Worried that you’ve already seen the last of “reckless fake-u-mentary ratings grabs” trying to milk avian influenza hype for fear and profit? Fear not! The BBC has helpfully stepped in with a new “docu-drama” (read: bad reporting combined with bad acting), with news including this line: “The H5N1 [avian influenza] virus bares a striking resemblance to the influenza pandemic that struck after the First World War, killing 50 million people.”
We’ve covered hype-laden comparisons between the 1918 Spanish flu and the avian flu bug before, but one point is worth restating: One enormous difference between the world of 1918 and the world of 2006 is … the world. That is, in the last eighty-eight years mankind has made a great deal of economic, medical, and scientific progress, making our ability to diagnose, treat, and contain disease far more effective than when we had just signed an armistice with Kaiser Wilhelm II.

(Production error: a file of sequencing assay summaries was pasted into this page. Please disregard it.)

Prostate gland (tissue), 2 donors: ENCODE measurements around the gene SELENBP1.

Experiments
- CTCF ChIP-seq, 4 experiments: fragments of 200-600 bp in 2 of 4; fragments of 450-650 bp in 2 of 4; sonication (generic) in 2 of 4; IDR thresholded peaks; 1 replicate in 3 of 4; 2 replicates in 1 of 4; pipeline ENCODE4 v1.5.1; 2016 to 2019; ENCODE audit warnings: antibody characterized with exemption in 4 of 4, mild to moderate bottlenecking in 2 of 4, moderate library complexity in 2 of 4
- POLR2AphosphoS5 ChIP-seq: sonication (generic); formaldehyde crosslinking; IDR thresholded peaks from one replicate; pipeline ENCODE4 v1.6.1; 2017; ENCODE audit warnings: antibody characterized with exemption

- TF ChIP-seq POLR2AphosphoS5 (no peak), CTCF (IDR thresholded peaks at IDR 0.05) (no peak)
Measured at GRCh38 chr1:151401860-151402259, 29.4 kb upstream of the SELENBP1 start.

Not to be left out, New York newspaper Newsday jumped in this week with another series of comparisons to 1918’s epidemic. The article quotes Michael Greger of the Humane Society of the United States (HSUS), who takes the opportunity to warn: “We’ve got to stop encouraging the Western model of poultry production elsewhere in the world.” What Newsday doesn’t include, of course, is the fact that HSUS is an animal rights organization committed to ending all consumption of meat, and that HSUS has cited avian flu before as a pretense for new regulations to clamp down on American poultry farmers.